: This is in the 1.0.9 kernel and also in the 1.2.13 kernel. I haven't tried
: any later ones.
: The old Unix trick where you get an invisible temporary file:
: create a new file
: open it
: unlink its name, so it no longer appears in any directories
: write and read as you please, using the file descriptor that
: you got when you opened it
: close it, and it vanishes
: On Linux this works with local disks; but with NFS-mounted directories it
: gives a stale file handle error when you try to write. Removing the unlink
: call makes the error go away.
: Does anyone have a fix for this?
On other Unixes, this is done using a program called 'biod'. An excerpt from
the (SunOS) manual page:
When a file that is opened by a client is unlinked (by the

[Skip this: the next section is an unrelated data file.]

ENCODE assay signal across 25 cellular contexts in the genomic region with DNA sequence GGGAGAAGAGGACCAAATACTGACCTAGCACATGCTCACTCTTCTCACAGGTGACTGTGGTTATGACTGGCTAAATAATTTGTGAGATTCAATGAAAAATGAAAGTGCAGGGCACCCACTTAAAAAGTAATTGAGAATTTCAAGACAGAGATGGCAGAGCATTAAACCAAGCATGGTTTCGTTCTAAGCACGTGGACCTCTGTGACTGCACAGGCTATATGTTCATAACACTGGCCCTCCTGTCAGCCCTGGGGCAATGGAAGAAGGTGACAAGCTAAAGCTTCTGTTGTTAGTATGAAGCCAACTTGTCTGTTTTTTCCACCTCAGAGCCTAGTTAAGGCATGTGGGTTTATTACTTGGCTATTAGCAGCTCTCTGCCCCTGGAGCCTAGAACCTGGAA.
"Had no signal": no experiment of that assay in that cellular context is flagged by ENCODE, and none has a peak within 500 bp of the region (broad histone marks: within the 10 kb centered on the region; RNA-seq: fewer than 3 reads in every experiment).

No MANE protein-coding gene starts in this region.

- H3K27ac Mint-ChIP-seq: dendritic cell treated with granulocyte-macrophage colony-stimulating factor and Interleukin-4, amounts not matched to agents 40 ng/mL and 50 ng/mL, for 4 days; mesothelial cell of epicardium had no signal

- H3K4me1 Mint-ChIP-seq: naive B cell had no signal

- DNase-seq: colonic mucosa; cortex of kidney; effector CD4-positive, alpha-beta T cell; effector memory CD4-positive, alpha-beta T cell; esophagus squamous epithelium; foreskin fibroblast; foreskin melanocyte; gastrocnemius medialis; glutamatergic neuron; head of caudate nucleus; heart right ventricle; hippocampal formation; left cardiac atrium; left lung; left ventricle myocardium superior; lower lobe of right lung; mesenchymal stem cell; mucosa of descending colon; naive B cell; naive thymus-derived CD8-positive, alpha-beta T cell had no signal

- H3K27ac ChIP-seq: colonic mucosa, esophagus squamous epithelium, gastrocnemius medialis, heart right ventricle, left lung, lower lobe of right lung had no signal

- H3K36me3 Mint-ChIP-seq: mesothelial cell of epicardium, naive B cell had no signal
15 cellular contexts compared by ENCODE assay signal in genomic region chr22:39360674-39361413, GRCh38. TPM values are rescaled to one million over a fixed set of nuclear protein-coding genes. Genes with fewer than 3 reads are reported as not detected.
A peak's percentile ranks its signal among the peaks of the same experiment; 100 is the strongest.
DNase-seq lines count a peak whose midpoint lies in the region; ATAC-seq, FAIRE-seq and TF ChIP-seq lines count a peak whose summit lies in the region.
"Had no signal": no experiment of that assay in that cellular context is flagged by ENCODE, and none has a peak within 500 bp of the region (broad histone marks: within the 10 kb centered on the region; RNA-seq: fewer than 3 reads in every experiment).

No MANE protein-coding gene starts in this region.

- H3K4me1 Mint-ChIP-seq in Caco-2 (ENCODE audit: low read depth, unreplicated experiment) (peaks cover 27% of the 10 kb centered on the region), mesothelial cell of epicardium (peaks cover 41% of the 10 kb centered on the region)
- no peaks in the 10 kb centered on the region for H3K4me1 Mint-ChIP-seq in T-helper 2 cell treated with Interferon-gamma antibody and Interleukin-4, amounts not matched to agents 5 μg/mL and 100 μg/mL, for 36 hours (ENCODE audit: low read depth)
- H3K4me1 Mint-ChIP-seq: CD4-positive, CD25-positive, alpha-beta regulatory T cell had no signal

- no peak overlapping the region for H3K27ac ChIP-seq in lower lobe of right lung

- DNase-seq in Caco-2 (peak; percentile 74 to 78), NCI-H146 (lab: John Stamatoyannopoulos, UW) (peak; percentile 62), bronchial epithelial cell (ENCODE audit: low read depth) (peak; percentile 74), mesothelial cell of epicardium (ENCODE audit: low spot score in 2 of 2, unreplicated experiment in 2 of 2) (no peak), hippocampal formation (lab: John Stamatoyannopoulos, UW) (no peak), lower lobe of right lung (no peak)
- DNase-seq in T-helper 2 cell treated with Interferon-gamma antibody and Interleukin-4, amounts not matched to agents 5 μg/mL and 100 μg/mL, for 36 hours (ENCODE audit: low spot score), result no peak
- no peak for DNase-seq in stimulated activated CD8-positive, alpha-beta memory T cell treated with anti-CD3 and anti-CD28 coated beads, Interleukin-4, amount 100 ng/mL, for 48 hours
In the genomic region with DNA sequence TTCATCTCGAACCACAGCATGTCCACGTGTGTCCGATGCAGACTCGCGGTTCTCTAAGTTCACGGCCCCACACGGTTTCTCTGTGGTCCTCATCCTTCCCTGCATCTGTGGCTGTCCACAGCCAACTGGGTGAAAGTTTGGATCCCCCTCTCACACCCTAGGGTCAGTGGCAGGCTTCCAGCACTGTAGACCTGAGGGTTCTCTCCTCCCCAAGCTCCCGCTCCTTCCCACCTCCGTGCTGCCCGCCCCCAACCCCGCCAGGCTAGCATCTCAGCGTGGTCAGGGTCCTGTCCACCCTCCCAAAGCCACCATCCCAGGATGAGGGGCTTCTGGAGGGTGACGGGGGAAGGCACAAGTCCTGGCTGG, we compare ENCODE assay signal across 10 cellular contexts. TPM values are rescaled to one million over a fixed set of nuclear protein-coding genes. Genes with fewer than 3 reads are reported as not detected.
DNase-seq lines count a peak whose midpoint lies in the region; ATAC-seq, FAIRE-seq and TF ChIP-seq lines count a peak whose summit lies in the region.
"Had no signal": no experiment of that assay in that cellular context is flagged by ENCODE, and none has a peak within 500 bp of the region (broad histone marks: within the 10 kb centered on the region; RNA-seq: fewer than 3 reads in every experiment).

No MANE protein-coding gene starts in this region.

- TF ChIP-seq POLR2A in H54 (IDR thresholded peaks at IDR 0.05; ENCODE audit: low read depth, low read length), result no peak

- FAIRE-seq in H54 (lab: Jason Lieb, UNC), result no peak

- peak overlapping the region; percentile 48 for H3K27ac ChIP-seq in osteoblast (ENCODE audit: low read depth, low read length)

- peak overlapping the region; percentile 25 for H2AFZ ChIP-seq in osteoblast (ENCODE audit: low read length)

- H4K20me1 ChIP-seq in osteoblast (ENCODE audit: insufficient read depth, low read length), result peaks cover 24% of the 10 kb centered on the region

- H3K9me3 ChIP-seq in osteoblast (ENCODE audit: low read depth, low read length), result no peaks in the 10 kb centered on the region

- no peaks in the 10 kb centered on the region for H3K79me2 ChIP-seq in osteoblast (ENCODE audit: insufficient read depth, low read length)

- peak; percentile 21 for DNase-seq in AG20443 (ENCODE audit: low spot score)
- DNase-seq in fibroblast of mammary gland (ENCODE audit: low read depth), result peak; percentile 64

server), a file with a name of the form .nfsXXX (where XXX
is a number) is created by the client. When the open file
is closed, the .nfsXXX file is removed. If the client
crashes before the file can be closed, the .nfsXXX file is
.nfsXXX client machine pointer to an open-but-
I don't think there is a Linux equivalent.
Computer Graphics Group | University of Bristol | UK
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